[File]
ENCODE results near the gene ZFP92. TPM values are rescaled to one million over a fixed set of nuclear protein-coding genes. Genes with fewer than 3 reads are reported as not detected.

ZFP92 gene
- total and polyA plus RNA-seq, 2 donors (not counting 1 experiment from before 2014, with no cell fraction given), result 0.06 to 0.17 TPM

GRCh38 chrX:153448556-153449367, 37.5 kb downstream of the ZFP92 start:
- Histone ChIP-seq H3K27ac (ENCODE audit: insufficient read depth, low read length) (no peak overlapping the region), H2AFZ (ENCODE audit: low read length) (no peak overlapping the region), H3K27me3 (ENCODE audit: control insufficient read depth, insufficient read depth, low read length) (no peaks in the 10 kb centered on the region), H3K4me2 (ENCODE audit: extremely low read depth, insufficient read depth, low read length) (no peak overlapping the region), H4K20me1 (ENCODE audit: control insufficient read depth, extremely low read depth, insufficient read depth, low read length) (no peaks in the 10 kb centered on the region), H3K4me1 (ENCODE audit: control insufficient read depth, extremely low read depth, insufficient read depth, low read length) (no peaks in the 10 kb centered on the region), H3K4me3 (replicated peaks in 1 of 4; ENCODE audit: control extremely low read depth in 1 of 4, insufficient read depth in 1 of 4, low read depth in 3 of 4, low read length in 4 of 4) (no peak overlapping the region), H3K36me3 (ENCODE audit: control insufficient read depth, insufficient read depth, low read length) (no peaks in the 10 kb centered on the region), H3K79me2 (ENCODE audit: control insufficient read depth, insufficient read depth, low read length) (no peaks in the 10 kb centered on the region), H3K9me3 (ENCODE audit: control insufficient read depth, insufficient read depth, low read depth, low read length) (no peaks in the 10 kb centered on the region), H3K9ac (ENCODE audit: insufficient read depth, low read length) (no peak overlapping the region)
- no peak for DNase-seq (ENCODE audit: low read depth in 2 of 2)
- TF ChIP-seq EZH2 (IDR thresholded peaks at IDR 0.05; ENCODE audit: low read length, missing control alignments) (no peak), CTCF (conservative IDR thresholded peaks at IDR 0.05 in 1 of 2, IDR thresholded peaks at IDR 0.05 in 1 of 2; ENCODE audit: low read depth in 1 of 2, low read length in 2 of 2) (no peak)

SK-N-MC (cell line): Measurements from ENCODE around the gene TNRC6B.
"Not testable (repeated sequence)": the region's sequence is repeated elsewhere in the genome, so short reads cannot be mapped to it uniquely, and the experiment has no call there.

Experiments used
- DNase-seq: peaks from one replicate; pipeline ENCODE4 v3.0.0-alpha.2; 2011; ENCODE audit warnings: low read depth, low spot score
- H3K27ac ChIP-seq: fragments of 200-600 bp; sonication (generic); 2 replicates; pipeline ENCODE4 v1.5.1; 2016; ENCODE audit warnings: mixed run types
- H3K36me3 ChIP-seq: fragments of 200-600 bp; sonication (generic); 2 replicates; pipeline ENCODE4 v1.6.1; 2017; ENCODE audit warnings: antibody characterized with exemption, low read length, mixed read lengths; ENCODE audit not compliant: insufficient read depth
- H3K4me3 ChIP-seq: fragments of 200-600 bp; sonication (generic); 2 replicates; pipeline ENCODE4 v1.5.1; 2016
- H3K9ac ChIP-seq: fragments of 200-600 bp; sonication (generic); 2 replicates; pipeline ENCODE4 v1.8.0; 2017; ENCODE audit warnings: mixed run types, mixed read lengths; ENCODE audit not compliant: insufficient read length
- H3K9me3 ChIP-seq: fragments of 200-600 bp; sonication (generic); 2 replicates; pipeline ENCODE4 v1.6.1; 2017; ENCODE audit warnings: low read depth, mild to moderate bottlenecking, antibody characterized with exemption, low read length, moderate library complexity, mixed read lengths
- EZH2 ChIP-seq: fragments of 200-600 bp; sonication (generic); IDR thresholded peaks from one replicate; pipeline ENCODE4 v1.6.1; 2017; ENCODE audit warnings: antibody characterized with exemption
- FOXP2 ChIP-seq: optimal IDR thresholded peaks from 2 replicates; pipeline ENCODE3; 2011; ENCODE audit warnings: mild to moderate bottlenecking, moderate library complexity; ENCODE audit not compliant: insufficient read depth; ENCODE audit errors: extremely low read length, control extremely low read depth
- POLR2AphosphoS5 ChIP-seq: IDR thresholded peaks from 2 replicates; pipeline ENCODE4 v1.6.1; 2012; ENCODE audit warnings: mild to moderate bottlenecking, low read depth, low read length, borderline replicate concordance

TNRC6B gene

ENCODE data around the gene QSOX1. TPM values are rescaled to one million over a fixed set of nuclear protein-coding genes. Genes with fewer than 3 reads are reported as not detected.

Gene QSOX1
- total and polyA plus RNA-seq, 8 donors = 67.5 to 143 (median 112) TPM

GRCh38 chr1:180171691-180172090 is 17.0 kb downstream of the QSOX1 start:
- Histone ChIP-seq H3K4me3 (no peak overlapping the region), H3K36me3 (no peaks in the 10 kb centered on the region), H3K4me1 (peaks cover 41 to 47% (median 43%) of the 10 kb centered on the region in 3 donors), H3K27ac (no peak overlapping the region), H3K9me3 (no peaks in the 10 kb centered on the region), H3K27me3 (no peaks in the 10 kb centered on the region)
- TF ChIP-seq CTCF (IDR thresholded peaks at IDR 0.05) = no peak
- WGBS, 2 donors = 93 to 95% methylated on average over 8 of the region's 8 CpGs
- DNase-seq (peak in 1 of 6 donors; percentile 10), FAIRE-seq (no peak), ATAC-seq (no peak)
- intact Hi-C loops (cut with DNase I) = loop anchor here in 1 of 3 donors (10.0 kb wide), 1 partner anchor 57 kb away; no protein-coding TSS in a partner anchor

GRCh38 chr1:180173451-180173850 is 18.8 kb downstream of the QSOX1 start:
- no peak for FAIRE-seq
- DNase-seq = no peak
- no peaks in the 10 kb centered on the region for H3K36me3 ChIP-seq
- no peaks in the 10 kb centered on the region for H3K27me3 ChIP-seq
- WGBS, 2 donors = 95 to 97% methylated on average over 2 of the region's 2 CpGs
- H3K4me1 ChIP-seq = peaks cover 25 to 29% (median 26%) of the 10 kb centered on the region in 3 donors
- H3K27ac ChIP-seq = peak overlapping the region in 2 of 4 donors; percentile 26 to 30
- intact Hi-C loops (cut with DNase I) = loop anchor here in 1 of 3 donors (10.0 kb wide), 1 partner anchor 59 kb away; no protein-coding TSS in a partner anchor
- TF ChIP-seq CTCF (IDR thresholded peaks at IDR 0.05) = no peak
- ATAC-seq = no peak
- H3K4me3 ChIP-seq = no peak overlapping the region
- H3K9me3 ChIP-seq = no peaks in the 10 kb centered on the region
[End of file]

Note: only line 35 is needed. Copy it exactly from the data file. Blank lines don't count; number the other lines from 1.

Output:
- WGBS, 2 donors = 95 to 97% methylated on average over 2 of the region's 2 CpGs